On the biological underpinnings of the atopic march, also called the atopic triad, and what people with eczema need to know.
Published On: Aug 20, 2018
Last Updated On: Jul 15, 2021
When Cara Ellis’ son, Walker, was born with eczema in 2012, nothing seemed to help her baby’s itchy, painful rash.
“We tried everything in the world we could get our hands on from over-the-counter creams and lotions to prescription steroid ointments,” she said. “I purchased all sorts of crazy things on the internet—companies claiming to have that one product that’s supposed to cure everything. But nothing seemed to help.”
Ellis began to wonder if the ingredients in her son’s personal care products were exacerbating his eczema symptoms instead of helping them. In her spare time, she started researching ingredients. “I used to be a school teacher, so I’m a nerd, a researcher by heart,” she said.
What Ellis discovered astonished her. “The United States has not passed a major federal law to regulate the safety of personal care ingredients since 1938. Consumers have no idea that it’s been that long since a major health protective law has been passed,” she said.
“We assume the personal care industry is regulated like the food industry, but it couldn’t be further from the truth. I was spending so much money on products making these claims that they were all-natural, preservative-free and dermatologist recommended. And I was trusting what they said. It infuriated me as a mother.”
This led Ellis to a new job as executive director at Beautycounter, a company that aims to spread public awareness about harmful chemicals in personal care products through The Never List™. The list bans more than 1,500 questionable or harmful chemicals—1,400 of which, Ellis added, were banned or restricted by the European Union, whereas the U.S. has only partially banned 30 to date.
“Through this, I’ve learned that consumers need to be their own advocates,” Ellis said. “Not only do we need to be advocating for our own health and wellness, but we also have to hold others accountable. This will help increase transparency between manufacturers and consumers.”
Since Walker’s eczema is what ignited Ellis’ passion for advocacy and safer personal care products, it’s no surprise that she and NEA were destined to connect. “It was serendipity,” Ellis said.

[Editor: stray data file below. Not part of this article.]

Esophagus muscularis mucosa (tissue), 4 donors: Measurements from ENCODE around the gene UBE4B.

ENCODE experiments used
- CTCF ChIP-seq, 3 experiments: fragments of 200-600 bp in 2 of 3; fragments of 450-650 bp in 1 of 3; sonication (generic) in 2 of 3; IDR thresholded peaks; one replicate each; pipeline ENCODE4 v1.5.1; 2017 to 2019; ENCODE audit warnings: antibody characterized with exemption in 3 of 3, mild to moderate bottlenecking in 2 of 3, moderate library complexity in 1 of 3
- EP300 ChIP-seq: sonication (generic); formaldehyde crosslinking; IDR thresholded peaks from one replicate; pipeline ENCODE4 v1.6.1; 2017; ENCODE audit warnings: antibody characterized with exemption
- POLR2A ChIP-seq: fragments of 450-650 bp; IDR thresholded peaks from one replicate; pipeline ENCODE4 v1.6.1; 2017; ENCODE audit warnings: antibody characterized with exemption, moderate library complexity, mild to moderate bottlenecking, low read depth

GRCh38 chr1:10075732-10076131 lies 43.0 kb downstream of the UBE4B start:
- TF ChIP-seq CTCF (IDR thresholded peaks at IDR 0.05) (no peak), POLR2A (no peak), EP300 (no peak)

Tim Smith, Vice President of Advocacy and Access for NEA, knew of the advocacy work Ellis had done for Beautycounter and reached out to see if she’d be interested in advocating for NEA. The answer was a resounding, “Yes!”
First, Smith asked Ellis if she’d be willing to approach her elected officials and ask for a resolution declaring October 2018 Eczema Awareness Month in her home state of Tennessee. “I was familiar with the process and said, ‘Just give me the verbiage, and I will make it happen,” she said.
Ellis, who happens to live in Nashville, her state’s capital city, requested an in-person meeting with her representative and senator, which she was granted. She said she was delighted by how receptive her elected officials were.
“They want to hear our stories,” Ellis said. “They want to know the things that drive their constituents. I told them that eczema is an illness that affects every demographic, no matter the age, race or gender. All of these people are your voters.
“I said that we need to take the time to bring more public awareness around eczema to break the stigma,” Ellis continued. The lawmakers agreed. “They were willing to present a bipartisan resolution, and I found out that our governor, Bill Haslam, signed the resolution on April 12, 2018.”
In early May, Smith asked Ellis if she’d be interested in being one of three NEA advocates to attend a Derma Care Access Network (DCAN) meeting in Washington, D.C., and share her eczema story with policymakers.
“We were part of a panel to address the access-to-treatment issues that we’ve had with Walker,” Ellis said. “I spoke about step therapy, which is what happened when our insurance company required us to try a treatment out for a six-month period of time, even though our pediatrician knew this medicine was not going to work for us.
“I also spoke about the emotional and financial effects eczema has had on our family,” she continued. “It’s important to keep driving home the point that these experiences eczema families are having don’t always make it all the way to the key players that really should be hearing our stories.”
Ellis learned that she didn’t need prior experience in advocacy to make an impact on legislators or policymakers. “I don’t have a law degree, and until I was thrown into it, I thought you needed those things to make a difference in that arena,” she said. “In hindsight, I learned that all you need is your story and the passion to share it to truly make a difference.”